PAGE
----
RANDOM ACTS OF EVENTING: Our tiny but mighty team of three took a tremendous blow this week when one of my coworkers went down with a vicious rec league softball injury. A pop fly was called. A pop fly call was ignored. Feelings were hurt. Ribs were damaged. That’s why when I called my still standing co-worker from O’Hare Airport, the one already in Madison, to tell her that my connecting flight from Chicago to Madison had been canceled, the news didn’t go over very well. One well-timed compliment regarding how great the ticketing agent’s recent manicure looked and I was on the next flight. Madison, like most of our stops, turned out to be a very impressive city. Aside from its scenic qualities, Madison’s population seemed extremely engaged and carried out civic duties with fervor. The streets circling the state capital were home to a tent city of union workers protesting a move by the governor to limit the collective bargaining power of teachers and other public workers.  The same streets were also home to one of the biggest farmer’s markets I’ve ever seen, where strangely, everyone browsed by walking around clockwise. We learned this when we started walking in the other direction. We didn’t get far.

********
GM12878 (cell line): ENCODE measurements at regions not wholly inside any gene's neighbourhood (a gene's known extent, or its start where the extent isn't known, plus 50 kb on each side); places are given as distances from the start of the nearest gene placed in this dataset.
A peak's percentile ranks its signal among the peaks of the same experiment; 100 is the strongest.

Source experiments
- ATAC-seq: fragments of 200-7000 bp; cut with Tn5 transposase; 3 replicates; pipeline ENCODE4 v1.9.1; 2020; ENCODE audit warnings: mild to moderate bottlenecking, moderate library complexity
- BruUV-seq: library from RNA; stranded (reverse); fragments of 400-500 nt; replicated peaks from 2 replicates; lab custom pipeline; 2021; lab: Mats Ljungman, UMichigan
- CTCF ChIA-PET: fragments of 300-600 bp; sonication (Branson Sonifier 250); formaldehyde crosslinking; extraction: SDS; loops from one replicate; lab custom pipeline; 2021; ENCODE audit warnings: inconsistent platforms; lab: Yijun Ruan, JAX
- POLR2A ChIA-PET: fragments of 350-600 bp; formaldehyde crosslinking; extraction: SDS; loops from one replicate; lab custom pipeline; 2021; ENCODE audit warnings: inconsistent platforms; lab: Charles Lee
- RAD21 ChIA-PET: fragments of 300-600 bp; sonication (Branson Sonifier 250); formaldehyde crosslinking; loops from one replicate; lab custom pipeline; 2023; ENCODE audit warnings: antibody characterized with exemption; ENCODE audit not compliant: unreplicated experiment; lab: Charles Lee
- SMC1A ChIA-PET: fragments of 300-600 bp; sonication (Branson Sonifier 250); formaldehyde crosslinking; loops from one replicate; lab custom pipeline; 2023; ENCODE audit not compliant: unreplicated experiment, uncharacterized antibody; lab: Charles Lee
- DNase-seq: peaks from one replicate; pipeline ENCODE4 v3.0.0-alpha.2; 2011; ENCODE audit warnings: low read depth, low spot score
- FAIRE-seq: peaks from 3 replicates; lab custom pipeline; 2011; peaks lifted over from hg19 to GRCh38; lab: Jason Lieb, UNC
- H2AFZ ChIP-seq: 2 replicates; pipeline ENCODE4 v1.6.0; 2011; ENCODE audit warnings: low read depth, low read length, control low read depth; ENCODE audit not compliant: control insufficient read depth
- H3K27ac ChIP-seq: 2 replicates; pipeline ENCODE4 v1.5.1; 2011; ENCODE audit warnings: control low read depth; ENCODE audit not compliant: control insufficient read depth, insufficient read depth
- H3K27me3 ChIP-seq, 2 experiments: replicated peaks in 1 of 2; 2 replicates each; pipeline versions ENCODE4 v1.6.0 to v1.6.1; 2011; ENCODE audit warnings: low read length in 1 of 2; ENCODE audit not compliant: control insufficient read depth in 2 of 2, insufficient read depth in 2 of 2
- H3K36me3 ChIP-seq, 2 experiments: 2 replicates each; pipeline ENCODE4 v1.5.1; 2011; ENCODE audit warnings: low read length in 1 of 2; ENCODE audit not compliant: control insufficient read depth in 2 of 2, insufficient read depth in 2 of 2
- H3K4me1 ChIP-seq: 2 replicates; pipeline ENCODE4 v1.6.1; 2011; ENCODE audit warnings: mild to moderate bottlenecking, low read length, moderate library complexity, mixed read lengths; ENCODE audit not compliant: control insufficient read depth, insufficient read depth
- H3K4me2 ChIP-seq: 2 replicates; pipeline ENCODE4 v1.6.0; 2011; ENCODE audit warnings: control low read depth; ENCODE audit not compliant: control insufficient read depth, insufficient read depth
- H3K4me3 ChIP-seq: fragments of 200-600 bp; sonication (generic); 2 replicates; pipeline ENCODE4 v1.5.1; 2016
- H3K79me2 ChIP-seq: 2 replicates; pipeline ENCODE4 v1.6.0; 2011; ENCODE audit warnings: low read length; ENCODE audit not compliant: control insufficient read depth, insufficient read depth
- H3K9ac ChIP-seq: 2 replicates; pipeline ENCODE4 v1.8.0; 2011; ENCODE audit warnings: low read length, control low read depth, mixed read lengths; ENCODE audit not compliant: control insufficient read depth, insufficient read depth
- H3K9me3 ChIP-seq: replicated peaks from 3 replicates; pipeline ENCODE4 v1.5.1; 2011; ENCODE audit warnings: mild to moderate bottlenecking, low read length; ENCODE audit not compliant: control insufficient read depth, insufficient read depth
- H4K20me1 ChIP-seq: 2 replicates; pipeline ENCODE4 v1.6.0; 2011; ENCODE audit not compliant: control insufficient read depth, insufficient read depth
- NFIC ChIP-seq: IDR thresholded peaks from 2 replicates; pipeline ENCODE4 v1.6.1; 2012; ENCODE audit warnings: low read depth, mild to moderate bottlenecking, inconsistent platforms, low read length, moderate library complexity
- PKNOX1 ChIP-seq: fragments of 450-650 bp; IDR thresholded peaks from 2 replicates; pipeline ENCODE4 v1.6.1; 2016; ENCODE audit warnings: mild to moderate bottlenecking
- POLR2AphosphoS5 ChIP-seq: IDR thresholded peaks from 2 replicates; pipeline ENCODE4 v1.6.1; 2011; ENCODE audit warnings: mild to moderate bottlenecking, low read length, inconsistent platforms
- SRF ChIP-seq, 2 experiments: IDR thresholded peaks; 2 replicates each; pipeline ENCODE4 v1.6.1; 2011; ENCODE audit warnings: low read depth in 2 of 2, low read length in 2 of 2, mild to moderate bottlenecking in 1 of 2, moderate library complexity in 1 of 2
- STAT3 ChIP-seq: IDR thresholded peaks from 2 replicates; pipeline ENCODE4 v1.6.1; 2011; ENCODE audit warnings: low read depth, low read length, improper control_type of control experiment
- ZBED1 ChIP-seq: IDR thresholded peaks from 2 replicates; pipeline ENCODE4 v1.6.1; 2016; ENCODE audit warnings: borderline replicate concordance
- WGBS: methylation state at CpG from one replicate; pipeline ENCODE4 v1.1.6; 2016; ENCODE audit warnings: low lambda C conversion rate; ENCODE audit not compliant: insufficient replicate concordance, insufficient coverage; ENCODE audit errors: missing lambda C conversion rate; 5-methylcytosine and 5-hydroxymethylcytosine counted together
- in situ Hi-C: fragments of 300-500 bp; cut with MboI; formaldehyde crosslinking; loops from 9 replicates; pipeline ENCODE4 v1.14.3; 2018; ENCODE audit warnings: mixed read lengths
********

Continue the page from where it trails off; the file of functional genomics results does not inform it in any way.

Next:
Des Moines, Iowa



    RANDOM ACTS OF EVENTING: 3 a.m. End of an18-hour workday. Six New Belgium coworkers sitting around drinking beers in a downtown Des Moines hotel lobby. One really drunk hotel guest who decides to run up a two-story escalator while security decides whether or not to chase him. Perfect end to a great day in the Hawkeye State.


    Boulder, Colorado

    ATTENDENCE: 1,000


    RANDOM ACTS OF EVENTING: The 18 short films shown during the Clips of Faith tour represented a great collection of independent filmmakers sharing a variety of messages. At nearly every tour stop the film “Scrapertown” brought tears to a few eyes. This flick told the story of “Original Scraper Bike King” Baybe Champ, a young Oakland resident who started a club that aims to keep at-risk youth off the streets by engaging them in the act of building scraper bikes.  These bicycles are budget-friendly customs made by spray painting the frames and wrapping the spokes of the wheels with tape, tinfoil or anything else a person can think of. In Boulder, we were lucky enough to have Baybe Champ in the audience and he was pumped to get on the mic for a bit of freestyle rapping and to spread his message of violence prevention via bicycling. When people ask me why New Belgium would spend a grip of money on this tour that racks up the bills but doesn’t pay any, I reference this night in Boulder. Not only did the residents of this community come together to raise nearly $7k for a local bike-related nonprofit, they also gave a young man the attention, acknowledgement and applause that just might encourage him to keep trying to change the world, two wheels at a time.